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Housing Starts Decline in March

- By David Goodloe

Housing starts fell nearly 7% in March, a sharper-than-expected drop as economists had anticipated a 3% decline in the wake of a 5% increase the month before, the Commerce Department reported April 18.

This could signal bad news for the economy as housing starts is considered an indicator of economic strength, but the news wasn't entirely bad from coast to coast. Only the Midwest experienced a severe decline of 35%, largely due to winter weather. The South also had its share of bad weather in the early months of the year, but housing starts in that part of the country were up more than 3%.

Single-family housing starts were flat in the Northeast and down 5.5% in the West.

The report also includes building permits, which went up by 3.6% in March after falling 6% in February. In the case of apartment buildings, each unit counts as a single housing start so if an apartment building contains 25 apartments, that counts as 25 separate starts.

The latest numbers appear to be a continuation of a pattern that has been observed since October of 2016. The housing market is in growth territory and has been on a roller-coaster ride for the last six months with a decline in one month followed by an increase the next. Although the decline in March was more severe than expected, it wasn't as drastic as the drops between August and September or October and November.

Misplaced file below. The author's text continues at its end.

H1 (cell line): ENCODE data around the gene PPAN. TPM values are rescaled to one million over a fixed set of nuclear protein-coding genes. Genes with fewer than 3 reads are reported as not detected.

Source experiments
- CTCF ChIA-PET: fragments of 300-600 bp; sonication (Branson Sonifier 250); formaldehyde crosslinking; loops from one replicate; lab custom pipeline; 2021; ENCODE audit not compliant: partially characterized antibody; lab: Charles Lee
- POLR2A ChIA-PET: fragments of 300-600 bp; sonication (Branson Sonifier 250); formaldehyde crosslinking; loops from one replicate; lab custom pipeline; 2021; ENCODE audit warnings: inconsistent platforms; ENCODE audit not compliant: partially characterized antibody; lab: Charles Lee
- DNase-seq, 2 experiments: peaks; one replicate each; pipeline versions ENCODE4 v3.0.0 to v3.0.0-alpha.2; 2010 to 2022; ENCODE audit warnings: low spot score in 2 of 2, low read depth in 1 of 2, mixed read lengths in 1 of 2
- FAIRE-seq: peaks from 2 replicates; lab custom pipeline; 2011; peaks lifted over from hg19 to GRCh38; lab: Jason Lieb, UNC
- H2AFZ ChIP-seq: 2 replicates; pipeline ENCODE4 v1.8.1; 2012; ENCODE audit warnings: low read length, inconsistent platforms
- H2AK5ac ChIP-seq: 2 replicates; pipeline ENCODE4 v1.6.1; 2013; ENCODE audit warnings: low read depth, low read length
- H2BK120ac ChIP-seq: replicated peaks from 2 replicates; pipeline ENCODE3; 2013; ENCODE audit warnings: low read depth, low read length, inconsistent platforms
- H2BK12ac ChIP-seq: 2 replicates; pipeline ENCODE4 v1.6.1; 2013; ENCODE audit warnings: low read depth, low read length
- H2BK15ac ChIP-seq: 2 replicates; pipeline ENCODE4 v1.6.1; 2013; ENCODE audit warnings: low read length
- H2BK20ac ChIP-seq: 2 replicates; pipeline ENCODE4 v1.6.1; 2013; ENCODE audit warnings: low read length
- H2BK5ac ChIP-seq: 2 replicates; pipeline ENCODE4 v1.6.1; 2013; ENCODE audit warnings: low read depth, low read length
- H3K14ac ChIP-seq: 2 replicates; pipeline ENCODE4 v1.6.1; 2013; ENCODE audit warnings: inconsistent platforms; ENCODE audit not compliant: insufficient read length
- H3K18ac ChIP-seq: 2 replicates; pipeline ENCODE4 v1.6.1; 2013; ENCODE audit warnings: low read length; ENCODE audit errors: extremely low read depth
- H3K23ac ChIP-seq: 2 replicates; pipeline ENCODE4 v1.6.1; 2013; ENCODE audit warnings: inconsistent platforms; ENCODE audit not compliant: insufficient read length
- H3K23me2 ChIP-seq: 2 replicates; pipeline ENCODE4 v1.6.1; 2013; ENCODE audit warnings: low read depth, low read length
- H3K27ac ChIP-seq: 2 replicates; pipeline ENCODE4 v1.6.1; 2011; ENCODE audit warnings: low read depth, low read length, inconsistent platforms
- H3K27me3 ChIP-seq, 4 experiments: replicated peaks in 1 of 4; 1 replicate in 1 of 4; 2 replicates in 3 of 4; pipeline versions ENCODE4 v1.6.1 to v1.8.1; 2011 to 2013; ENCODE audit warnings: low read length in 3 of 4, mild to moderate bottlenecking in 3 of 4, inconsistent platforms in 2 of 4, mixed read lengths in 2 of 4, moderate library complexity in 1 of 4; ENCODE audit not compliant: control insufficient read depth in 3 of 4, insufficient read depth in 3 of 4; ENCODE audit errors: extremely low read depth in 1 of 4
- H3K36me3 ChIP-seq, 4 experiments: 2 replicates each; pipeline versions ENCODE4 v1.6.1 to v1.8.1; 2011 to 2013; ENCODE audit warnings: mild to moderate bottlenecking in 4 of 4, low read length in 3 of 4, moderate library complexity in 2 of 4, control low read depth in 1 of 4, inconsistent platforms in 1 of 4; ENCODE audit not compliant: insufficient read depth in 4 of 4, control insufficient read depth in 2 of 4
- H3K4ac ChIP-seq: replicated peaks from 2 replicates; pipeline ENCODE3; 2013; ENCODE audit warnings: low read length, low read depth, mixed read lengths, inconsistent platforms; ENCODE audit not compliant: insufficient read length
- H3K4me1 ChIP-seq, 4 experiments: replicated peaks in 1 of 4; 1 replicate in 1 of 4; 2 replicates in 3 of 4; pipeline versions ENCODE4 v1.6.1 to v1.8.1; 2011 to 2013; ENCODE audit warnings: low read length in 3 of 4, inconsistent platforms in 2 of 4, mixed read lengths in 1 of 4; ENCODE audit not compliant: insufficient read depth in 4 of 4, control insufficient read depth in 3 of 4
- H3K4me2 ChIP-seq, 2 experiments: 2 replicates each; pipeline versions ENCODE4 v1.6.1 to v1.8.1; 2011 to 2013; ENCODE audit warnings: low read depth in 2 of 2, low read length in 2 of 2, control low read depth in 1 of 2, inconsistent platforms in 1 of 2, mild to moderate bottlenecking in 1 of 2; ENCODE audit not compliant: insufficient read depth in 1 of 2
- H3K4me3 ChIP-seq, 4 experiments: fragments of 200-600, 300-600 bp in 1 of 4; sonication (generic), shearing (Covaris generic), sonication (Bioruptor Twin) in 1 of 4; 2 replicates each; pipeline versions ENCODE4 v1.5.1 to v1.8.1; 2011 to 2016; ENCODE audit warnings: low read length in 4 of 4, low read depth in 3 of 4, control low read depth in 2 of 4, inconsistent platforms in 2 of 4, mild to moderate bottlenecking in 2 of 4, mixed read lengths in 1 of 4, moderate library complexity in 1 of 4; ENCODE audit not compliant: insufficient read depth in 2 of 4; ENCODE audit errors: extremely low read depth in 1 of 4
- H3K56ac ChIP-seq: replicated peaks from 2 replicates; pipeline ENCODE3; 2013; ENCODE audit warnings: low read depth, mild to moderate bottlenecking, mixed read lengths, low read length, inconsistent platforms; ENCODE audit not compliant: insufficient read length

Construction-related stocks may struggle in this up-and-down environment, but some seem to be doing well.

North Carolina-based Lowe's Companies (LOW) is selling for nearly its highest price in the last six months, only 9 cents below its high-water mark of March 17.


The home improvement and appliance retail chain has a price-earnings (P/E) ratio of 24.15, and its return on equity (ROE) and return on assets (ROA) are higher than more than 80% of the companies in the Global Home Improvement Stores industry.

Michigan-based Masco Corp. (MAS), a provider of products for the home improvement and new home construction markets, is also near its highest price in the last six months,


Its ROA is higher than 79% of the companies in the Global Building Materials industry. Its P/E ratio is 23.37.

Gibraltar Industries (ROCK), a Hamburg, New York-based supplier of industrial and building products, has been selling for nearly its lowest price since October.


Gibraltar has a P/E ratio of 41.86, but its ROE and ROA are lower than the majority of the companies in the Global Building Materials industry,

Houston-based Comfort Systems USA (FIX), which installs, maintains, repairs and replaces heating, ventilation and air conditioning systems, sells for more than 9% less than it did in late February.


It is outperforming more than 80% of the companies in the Global Engineering & Construction industry in ROE and ROA.

Emcor Group (EME), a Norwalk, Connecticut-based provider of mechanical and electrical construction, industrial and energy infrastructure and facilities services, sells for nearly 15% less than it did on Dec. 20, 2016, but its ROE and ROA are higher than two-thirds of the companies in the Global Engineering and Construction industry.


Meanwhile, in figures that were released April 21, existing home sales went up 4.4% in March, a 10-year high, exceeding expectations of a 2.5% increase.

Disclosure: I do not own any stocks mentioned in this article.

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This article first appeared on GuruFocus.